UK oilseeds and grains farmers should prepare for tougher competition and possible falling incomes as the country’s impending exit from the EU draws closer, a UK business analyst warns.

Average farm business income (FBI) in the UK – at the moment set at £43,796 (US$60,563) for cereal farms – could drop by as much as 80%-100%, according to the ‘Global Outlook 2018’ published by UK agriculture and food market analysis firm IEG Vu.

“The UK’s decision to leave the EU has created a great deal of uncertainty for the agricultural sector,” the report stated, adding that “steps to improve productivity and performance would enable farmers to mitigate potentially negative impacts of leaving the EU, even before details on agricultural trade or policy emerge”.

Based on an October 2017 study by Informa Agribusiness Consulting, part of the same group as IEG Vu, the report laid out three possible scenarios for Brexit, titled ‘Fortress UK’, ‘Unilateral Liberalisation’ and ‘Evolution’.

In the Fortress UK scenario, the UK would implement protectionist trade barriers, which could decrease FBIs by 103% to a negative -£1,341 (US$1,854).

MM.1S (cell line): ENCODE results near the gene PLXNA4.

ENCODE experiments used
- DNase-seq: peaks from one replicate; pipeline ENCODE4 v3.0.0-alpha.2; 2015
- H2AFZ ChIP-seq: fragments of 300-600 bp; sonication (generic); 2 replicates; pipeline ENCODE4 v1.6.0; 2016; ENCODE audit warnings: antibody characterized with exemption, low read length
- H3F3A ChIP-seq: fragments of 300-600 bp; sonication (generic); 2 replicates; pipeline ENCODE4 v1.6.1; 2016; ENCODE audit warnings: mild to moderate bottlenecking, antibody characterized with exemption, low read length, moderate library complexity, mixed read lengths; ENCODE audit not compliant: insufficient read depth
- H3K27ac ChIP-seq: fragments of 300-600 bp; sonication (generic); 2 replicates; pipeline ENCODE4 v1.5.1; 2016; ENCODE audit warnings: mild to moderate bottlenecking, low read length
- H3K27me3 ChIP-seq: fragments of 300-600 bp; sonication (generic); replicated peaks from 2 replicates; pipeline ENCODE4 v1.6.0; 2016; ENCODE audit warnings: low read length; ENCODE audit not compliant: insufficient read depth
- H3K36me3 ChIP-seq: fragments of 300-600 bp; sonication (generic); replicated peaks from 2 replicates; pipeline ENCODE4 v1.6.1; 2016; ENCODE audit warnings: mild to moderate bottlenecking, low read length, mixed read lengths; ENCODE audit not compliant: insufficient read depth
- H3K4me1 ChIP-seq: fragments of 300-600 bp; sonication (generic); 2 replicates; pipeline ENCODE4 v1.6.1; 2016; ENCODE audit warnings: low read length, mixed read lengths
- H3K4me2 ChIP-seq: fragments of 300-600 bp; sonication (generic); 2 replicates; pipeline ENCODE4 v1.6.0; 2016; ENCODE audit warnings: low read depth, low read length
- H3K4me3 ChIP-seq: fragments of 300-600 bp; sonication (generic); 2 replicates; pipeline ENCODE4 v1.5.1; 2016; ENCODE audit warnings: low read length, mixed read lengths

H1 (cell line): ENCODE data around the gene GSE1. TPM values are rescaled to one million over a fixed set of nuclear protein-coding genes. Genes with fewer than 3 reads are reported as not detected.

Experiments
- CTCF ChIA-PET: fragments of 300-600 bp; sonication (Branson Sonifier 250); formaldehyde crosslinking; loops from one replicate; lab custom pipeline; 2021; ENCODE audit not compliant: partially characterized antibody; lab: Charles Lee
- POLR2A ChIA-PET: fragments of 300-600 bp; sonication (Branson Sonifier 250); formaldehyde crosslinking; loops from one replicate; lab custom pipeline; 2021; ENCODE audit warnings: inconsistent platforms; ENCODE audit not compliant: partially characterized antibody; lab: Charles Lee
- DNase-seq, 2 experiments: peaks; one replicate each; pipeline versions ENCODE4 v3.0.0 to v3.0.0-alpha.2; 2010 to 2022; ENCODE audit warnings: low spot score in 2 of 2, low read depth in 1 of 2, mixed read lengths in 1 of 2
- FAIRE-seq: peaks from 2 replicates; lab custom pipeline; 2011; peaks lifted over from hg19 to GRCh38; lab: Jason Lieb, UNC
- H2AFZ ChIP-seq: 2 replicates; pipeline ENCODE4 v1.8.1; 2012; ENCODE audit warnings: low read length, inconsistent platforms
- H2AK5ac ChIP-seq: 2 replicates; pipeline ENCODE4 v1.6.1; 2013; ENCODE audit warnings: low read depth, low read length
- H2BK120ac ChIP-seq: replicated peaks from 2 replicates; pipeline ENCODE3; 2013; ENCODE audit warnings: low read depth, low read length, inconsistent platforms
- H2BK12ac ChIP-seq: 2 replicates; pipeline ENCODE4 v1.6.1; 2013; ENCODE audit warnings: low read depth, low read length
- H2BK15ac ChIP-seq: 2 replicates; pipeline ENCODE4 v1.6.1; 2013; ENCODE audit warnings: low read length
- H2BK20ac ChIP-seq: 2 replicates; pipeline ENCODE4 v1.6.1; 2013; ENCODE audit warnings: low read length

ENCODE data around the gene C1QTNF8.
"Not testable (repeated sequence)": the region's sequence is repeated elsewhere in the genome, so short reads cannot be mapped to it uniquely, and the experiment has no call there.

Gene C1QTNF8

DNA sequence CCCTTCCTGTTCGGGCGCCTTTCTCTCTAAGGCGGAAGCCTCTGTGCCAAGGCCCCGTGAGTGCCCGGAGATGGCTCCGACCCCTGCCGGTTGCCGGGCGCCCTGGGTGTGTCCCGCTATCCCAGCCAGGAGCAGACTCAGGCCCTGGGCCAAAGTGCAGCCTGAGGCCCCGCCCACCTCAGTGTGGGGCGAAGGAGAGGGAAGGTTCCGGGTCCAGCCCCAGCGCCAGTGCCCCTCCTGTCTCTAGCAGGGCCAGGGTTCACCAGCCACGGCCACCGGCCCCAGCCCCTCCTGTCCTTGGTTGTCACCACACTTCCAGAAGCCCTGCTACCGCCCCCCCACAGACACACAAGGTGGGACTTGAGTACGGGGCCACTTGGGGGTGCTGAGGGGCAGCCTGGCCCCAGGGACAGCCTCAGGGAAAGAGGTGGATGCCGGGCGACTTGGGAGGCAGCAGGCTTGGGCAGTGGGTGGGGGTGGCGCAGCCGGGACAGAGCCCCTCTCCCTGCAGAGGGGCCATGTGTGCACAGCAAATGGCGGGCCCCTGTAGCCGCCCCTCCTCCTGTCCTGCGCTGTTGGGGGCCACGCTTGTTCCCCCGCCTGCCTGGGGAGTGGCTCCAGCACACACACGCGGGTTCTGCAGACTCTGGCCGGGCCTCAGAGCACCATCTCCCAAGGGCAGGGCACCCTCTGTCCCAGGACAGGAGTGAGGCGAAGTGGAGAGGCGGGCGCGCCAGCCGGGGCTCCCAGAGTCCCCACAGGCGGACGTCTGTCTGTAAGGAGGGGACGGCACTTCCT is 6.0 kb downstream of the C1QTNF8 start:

The Unilateral Liberalisation scenario considered an outcome where the UK opened its borders to low-cost food producers elsewhere in Europe and which would see FBIs fall 81% to £8,216 mainly due to the removal of EU funding from the sector.

The business-as-usual Evolution scenario posited that the UK would match most of the current policies, regulation and trade deals it had with the EU, but even this outcome could cause FBIs to shrink 9% to £39,788 (US$55,020).

“The 9% decrease is driven mainly by decreases in the output values for oilseed rapeseed and barley, caused by the loss of export potential, which is not compensated for by the smaller increase in the value of the output. The FBIs of farms relying on these two crops will be especially vulnerable,” IEG Vu predicted.

But UK Agricultural and Horticultural Development Board (AHDB) senior analyst Sarah Baker urged reasonable caution, saying that the calculations based on the October 2017 study considered only an unprepared market.

“The study is made under the assumption that farmers do nothing, so if this scenario happened tomorrow, this is what would happen. We know how flexible and resilient farmers are, so this is very much a static analysis that farmers will do nothing in response to Brexit,” said Baker.

She warned nonetheless that while the calculations were static, no one wanted the agri industry to “sleepwalk into Brexit”.

Jack Watts, lead analyst at AHDB, added that the possible imposition of tariffs on UK trade could create a more complex domestic marketplace with “mixed fortunes” for different crops and quality grades, with competition from countries such as Ukraine expected to be fierce.